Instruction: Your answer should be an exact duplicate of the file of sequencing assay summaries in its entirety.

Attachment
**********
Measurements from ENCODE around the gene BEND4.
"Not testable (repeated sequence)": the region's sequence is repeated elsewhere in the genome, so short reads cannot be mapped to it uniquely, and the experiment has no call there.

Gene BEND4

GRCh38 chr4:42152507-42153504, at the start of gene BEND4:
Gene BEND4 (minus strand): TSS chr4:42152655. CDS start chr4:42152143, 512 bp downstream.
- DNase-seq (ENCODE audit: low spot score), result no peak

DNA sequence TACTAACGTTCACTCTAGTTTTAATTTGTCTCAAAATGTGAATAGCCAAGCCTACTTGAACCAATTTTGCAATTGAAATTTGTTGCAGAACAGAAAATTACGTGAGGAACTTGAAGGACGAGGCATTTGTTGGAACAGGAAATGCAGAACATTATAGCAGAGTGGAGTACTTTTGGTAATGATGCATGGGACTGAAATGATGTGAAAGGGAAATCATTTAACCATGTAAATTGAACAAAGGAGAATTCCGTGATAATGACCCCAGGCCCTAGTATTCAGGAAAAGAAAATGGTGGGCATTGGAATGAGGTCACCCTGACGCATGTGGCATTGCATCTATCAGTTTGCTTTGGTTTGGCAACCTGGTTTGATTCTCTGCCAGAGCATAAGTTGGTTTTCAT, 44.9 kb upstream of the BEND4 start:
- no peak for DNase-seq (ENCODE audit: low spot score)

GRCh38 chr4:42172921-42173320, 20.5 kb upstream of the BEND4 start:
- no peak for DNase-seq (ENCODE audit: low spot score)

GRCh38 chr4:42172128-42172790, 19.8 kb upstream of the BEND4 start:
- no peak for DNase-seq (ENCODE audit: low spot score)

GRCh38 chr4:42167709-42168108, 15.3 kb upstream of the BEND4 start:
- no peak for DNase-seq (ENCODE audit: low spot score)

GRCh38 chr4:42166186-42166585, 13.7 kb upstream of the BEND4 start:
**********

Measurements from ENCODE around the gene BEND4.
"Not testable (repeated sequence)": the region's sequence is repeated elsewhere in the genome, so short reads cannot be mapped to it uniquely, and the experiment has no call there.

Gene BEND4

GRCh38 chr4:42152507-42153504, at the start of gene BEND4:
Gene BEND4 (minus strand): TSS chr4:42152655. CDS start chr4:42152143, 512 bp downstream.
- DNase-seq (ENCODE audit: low spot score), result no peak

DNA sequence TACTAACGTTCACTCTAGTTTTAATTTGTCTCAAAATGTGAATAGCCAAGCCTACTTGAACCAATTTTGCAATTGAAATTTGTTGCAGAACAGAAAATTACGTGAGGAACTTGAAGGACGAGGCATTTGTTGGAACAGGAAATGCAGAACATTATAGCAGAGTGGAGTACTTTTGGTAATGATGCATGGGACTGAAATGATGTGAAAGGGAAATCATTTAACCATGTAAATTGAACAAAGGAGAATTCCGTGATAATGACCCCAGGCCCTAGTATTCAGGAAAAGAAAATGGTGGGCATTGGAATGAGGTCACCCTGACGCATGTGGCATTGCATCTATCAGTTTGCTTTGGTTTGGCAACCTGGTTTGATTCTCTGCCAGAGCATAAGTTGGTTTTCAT, 44.9 kb upstream of the BEND4 start:
- no peak for DNase-seq (ENCODE audit: low spot score)

GRCh38 chr4:42172921-42173320, 20.5 kb upstream of the BEND4 start:
- no peak for DNase-seq (ENCODE audit: low spot score)

GRCh38 chr4:42172128-42172790, 19.8 kb upstream of the BEND4 start:
- no peak for DNase-seq (ENCODE audit: low spot score)

GRCh38 chr4:42167709-42168108, 15.3 kb upstream of the BEND4 start:
- no peak for DNase-seq (ENCODE audit: low spot score)

GRCh38 chr4:42166186-42166585, 13.7 kb upstream of the BEND4 start: